The  example  program  demonstrates  the  use of matherr() when calling
       log(3).	The program takes up to  three	command-line  arguments.   The
       first  argument is the floating-point number to be given to log(3).  If
       the optional second argument is provided, then _LIB_VERSION is  set  to
       _SVID_  so  that  matherr()  is called, and the integer supplied in the
       command-line argument is used as the return value from  matherr().   If
       the optional third command-line argument is supplied, then it specifies
       an alternative return value that matherr() should assign as the	return
       value of the math function.

       The  following  example	run, where log(3) is given an argument of 0.0,
       does not use matherr():

	   $ ./a.out 0.0
	   errno: Numerical result out of range

       In the following run, matherr() is called, and returns 0:

	   $ ./a.out 0.0 0
	   matherr SING exception in log() function
		   args:   0.000000, 0.000000
		   retval: -340282346638528859811704183484516925440.000000
	   log: SING error
	   errno: Numerical argument out of domain

       The message "log: SING error" was printed by the C library.

       In the following run, matherr()	is  called,  and  returns  a  non-zero

	   $ ./a.out 0.0 1
	   matherr SING exception in log() function
		   args:   0.000000, 0.000000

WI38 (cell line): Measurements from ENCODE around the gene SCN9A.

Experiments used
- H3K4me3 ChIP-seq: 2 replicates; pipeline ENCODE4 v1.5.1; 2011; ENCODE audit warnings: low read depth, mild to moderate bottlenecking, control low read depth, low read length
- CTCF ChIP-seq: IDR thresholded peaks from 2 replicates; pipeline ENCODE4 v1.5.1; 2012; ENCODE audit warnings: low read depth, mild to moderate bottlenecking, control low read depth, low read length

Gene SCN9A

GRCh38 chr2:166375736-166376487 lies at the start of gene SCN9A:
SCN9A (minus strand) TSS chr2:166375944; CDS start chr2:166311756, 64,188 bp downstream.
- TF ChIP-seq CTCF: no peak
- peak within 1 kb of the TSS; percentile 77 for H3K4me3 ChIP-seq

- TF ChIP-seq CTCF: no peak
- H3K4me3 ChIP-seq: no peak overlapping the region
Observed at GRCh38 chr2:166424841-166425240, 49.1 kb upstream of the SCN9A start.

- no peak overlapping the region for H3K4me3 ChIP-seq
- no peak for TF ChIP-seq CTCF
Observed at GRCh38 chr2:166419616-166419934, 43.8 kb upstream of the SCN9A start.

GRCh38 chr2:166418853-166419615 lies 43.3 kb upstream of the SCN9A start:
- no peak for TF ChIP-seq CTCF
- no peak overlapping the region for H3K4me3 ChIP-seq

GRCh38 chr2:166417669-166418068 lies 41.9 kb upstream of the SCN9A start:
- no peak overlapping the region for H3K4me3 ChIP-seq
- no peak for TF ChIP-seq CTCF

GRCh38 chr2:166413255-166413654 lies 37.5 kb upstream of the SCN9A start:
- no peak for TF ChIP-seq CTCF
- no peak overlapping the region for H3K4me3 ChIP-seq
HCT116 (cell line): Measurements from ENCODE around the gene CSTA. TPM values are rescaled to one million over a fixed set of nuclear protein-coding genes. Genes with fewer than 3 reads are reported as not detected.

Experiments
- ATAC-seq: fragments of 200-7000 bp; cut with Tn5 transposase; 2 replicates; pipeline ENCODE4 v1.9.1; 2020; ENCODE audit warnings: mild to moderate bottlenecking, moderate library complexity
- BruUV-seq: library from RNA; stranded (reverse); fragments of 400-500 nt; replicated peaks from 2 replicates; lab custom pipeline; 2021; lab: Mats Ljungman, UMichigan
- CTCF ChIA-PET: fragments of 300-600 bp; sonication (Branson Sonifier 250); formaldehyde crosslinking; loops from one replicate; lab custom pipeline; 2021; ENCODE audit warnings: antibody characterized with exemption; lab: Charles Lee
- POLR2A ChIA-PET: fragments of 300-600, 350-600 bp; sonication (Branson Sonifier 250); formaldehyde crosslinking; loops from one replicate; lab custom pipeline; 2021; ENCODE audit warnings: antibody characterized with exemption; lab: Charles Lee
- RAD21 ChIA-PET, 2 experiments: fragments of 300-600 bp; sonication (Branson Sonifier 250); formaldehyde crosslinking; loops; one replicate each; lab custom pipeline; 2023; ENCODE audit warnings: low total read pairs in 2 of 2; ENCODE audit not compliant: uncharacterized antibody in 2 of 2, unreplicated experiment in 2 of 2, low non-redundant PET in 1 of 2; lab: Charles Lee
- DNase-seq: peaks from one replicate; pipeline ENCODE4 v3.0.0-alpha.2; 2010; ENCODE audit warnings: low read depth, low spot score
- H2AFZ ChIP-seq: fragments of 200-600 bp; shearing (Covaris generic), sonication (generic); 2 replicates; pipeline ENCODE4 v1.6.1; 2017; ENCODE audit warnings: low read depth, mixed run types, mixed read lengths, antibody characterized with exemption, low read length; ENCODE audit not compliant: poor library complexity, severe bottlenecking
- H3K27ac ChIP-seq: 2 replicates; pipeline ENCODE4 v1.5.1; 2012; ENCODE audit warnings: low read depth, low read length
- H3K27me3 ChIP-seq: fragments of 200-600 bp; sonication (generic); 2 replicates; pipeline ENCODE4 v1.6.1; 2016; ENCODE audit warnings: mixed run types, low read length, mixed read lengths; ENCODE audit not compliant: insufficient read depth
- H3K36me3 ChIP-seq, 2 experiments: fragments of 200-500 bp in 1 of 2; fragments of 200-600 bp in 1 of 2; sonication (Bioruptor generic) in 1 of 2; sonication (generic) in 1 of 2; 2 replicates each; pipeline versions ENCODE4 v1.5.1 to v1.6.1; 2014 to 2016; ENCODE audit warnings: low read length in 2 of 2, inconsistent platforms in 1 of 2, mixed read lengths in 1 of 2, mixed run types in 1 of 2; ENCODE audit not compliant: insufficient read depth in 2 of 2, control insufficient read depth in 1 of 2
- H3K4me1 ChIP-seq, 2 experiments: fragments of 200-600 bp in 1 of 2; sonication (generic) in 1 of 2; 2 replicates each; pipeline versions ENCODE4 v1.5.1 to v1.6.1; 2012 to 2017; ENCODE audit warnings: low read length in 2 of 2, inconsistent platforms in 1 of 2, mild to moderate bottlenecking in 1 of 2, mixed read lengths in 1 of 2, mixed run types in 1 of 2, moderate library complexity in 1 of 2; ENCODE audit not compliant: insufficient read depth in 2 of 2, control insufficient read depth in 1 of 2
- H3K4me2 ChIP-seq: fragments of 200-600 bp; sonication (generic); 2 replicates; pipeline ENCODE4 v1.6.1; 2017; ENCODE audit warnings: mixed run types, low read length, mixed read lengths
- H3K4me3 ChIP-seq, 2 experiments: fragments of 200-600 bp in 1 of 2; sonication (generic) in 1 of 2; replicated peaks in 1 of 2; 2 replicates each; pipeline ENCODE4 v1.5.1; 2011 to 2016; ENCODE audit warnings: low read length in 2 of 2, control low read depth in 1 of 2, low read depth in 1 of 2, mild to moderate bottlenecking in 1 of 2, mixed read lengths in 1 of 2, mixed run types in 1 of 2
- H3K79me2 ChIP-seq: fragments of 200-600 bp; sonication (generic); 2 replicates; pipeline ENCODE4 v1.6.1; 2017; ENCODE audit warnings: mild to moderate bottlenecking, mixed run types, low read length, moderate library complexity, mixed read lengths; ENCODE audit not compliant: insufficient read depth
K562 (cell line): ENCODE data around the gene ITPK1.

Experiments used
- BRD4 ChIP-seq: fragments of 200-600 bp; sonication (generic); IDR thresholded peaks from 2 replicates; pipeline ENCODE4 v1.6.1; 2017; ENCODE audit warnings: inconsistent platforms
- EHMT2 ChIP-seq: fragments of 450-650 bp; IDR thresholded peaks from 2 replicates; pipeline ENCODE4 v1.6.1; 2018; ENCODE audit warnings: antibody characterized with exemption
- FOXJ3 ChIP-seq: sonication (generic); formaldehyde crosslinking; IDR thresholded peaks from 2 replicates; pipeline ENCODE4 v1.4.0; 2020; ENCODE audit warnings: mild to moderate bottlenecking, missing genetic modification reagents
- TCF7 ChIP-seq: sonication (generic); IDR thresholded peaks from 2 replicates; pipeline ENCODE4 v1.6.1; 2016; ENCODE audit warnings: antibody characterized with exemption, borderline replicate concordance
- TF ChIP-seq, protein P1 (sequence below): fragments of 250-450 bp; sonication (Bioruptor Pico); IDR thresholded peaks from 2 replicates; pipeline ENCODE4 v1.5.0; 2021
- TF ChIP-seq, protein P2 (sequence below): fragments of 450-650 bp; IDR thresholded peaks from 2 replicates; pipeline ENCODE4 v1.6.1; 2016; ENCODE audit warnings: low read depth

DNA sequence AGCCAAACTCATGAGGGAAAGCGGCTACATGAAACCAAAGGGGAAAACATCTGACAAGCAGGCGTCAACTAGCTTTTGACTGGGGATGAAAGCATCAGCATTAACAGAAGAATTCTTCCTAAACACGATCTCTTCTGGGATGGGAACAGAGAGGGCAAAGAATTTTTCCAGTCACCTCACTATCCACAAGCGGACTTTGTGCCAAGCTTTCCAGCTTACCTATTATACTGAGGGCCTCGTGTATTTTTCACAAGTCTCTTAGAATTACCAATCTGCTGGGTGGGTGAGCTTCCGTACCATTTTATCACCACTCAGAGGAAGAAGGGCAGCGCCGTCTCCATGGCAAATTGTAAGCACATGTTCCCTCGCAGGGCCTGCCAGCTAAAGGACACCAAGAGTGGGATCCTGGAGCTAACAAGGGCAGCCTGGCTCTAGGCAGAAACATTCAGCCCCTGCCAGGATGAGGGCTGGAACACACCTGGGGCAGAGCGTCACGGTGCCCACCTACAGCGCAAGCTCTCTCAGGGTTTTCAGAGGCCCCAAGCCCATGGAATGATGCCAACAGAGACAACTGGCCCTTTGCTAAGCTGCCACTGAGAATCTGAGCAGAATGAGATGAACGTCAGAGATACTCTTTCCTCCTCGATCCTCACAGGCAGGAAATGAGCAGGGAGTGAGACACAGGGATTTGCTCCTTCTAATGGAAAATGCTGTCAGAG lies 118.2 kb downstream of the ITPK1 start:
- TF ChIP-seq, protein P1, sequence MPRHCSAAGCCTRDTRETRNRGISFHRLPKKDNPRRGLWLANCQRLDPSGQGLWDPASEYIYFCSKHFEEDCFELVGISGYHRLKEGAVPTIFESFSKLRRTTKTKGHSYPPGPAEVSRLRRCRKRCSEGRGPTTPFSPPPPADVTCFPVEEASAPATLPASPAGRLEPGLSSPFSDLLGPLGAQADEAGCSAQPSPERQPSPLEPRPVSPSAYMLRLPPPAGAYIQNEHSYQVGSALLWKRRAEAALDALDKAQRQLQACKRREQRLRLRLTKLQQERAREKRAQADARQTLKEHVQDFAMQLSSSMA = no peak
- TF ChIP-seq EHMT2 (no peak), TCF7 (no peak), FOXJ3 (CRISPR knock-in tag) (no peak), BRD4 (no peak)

retval: -340282346638528859811704183484516925440.000000

       In  this case, the C library did not print a message, and errno was not

       In the following run, matherr() is called, changes the return value  of
       the math function, and returns a non-zero value:

	   $ ./a.out 0.0 1 12345.0
	   matherr SING exception in log() function
		   args:   0.000000, 0.000000
		   retval: -340282346638528859811704183484516925440.000000

   Example code
       #define _SVID_SOURCE

       static int matherr_ret = 0;     /* Value that matherr()
					  should return */
       static int change_retval = 0;   /* Should matherr() change
					  function's return value? */
       static double new_retval;       /* New function return value */

       matherr(struct exception *exc)
	   fprintf(stderr, "matherr %s exception in %s() function\n",
		  (exc->type == DOMAIN) ?    "DOMAIN" :
		  (exc->type == OVERFLOW) ?  "OVERFLOW" :
		  (exc->type == UNDERFLOW) ? "UNDERFLOW" :
		  (exc->type == SING) ?      "SING" :
		  (exc->type == TLOSS) ?     "TLOSS" :
		  (exc->type == PLOSS) ?     "PLOSS" : "???",
	   fprintf(stderr, "	    args:   %f, %f\n",
		   exc->arg1, exc->arg2);
	   fprintf(stderr, "	    retval: %f\n", exc->retval);

	   if (change_retval)
	       exc->retval = new_retval;

	   return matherr_ret;

       main(int argc, char *argv[])
	   double x;

	   if (argc < 2) {
	       fprintf(stderr, "Usage: %s "
		       " [ []]\n", argv[0]);

	   if (argc > 2) {
	       _LIB_VERSION = _SVID_;
	       matherr_ret = atoi(argv[2]);

	   if (argc > 3) {
	       change_retval = 1;
	       new_retval = atof(argv[3]);

	   x = log(atof(argv[1]));
	   if (errno != 0)

	   printf("x=%f\n", x);

       fenv(3), math_error(7), standards(7)

       This  page  is  part of release 3.05 of the Linux man-pages project.  A
       description of the project, and information about reporting  bugs,  can
       be found at http://www.kernel.org/doc/man-pages/.

Linux				  2008-07-21			    MATHERR(3)